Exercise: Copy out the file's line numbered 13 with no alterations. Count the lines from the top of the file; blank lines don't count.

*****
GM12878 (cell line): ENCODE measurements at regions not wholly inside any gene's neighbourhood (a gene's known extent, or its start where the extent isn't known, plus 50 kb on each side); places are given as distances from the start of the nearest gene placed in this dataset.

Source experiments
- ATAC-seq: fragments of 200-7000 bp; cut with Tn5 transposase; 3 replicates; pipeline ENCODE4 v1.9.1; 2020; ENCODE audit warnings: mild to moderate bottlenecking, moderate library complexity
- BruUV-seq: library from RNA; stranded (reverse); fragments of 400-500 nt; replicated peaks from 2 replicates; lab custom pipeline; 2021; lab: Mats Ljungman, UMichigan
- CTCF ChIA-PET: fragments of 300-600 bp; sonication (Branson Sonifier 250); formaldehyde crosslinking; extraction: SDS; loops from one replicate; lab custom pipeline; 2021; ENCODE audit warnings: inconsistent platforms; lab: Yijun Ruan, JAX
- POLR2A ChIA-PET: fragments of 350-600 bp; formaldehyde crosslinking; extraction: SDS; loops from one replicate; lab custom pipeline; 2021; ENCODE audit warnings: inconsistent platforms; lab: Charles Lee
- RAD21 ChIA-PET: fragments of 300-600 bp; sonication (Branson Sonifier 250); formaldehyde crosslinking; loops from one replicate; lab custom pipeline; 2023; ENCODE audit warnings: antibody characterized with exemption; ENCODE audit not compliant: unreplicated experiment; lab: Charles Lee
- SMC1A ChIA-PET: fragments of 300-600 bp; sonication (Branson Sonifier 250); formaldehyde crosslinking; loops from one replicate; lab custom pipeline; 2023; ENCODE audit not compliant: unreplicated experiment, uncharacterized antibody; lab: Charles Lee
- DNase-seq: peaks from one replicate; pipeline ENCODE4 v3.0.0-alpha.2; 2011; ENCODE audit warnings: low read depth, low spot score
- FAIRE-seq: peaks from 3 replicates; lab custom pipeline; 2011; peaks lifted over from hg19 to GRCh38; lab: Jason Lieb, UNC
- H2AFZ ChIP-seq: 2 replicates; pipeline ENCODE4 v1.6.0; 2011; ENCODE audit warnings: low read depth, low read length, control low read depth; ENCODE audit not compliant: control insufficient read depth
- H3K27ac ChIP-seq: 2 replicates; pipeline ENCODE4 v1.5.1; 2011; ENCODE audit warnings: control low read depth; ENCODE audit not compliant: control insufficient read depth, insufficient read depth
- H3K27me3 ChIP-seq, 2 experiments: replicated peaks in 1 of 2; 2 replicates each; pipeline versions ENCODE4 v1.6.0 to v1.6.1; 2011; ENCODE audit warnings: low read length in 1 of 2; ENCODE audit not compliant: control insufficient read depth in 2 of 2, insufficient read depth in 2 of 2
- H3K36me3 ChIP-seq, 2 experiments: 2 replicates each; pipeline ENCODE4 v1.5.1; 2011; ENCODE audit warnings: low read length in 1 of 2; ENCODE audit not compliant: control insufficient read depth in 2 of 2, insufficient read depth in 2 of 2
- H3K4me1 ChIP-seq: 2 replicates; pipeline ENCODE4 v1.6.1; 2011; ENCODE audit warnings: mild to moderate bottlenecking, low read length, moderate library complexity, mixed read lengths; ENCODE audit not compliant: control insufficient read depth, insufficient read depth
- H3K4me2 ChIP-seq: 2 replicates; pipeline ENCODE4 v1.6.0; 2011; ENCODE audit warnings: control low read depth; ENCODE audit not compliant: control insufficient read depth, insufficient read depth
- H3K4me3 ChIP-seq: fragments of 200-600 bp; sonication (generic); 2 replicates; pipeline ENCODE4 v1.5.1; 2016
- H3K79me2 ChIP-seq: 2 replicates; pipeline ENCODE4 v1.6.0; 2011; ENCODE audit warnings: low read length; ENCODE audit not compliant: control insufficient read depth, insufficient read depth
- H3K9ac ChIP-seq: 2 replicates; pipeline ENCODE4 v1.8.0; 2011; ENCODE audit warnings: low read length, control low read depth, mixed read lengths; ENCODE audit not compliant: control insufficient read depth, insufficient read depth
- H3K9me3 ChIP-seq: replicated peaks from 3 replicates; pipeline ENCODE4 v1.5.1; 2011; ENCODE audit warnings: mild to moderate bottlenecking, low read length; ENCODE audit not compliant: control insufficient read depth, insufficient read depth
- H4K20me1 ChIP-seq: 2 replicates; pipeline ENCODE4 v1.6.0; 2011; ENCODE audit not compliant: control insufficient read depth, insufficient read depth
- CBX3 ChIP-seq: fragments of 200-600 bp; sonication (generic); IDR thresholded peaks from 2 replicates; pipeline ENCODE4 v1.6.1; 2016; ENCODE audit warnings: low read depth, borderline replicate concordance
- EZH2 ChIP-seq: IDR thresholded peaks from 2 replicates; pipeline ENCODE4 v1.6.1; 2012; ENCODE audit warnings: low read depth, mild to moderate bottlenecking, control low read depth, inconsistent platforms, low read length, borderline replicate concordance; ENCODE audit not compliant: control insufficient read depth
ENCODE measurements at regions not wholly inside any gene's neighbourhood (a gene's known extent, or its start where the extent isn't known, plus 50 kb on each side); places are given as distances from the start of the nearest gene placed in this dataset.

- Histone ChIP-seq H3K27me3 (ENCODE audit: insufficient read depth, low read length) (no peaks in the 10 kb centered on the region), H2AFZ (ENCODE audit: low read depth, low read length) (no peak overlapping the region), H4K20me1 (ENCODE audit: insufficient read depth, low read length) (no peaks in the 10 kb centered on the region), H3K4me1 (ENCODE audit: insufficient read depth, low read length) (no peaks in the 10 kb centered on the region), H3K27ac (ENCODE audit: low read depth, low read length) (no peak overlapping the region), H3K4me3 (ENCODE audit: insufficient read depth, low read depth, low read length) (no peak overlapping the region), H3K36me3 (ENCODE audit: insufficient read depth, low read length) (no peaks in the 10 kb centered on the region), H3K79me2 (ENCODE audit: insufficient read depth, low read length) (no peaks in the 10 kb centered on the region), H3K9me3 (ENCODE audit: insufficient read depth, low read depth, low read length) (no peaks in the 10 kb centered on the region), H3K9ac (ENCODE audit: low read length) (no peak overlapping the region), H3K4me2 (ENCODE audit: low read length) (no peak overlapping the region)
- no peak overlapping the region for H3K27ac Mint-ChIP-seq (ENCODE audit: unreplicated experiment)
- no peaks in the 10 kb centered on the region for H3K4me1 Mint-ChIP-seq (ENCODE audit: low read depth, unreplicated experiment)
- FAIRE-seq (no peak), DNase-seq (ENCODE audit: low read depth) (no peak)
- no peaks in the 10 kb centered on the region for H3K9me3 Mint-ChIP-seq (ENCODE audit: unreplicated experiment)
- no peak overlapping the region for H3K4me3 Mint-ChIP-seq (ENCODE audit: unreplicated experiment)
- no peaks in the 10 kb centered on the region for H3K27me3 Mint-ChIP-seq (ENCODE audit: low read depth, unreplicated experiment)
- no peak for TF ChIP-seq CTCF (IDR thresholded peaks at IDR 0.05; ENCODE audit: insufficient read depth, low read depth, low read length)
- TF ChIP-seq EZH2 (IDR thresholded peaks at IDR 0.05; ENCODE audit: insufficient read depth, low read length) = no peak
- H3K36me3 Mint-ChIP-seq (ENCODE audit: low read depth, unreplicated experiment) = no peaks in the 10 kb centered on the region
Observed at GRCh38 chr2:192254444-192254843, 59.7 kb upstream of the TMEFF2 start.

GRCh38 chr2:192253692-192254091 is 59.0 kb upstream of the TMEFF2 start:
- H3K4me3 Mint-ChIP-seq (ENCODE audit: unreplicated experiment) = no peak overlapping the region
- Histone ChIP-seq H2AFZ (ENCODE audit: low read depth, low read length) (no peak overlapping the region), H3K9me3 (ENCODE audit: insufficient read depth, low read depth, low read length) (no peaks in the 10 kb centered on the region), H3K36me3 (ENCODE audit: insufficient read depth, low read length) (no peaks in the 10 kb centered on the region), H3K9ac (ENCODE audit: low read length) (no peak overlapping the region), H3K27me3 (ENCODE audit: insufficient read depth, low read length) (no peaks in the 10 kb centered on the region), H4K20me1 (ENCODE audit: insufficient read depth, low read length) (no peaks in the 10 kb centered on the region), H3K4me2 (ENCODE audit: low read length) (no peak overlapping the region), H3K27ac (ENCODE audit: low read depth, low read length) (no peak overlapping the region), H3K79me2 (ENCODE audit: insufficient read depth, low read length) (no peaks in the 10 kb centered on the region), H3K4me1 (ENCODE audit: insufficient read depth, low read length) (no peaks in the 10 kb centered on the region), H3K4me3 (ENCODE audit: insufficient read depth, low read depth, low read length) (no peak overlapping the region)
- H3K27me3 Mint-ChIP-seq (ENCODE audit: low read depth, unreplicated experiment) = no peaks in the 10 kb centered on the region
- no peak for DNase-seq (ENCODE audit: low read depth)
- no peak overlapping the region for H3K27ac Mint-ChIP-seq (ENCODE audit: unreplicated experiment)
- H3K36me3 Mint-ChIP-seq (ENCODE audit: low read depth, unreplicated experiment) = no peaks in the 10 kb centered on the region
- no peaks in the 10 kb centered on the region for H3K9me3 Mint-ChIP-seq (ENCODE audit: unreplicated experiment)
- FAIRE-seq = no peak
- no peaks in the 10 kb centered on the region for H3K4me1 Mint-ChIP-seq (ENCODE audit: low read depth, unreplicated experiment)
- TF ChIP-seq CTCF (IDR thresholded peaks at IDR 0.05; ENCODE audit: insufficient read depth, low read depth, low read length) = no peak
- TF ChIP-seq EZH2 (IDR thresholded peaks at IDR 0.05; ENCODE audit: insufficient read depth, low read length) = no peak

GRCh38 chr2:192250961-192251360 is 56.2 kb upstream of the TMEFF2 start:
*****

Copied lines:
- H3K27me3 ChIP-seq, 2 experiments: replicated peaks in 1 of 2; 2 replicates each; pipeline versions ENCODE4 v1.6.0 to v1.6.1; 2011; ENCODE audit warnings: low read length in 1 of 2; ENCODE audit not compliant: control insufficient read depth in 2 of 2, insufficient read depth in 2 of 2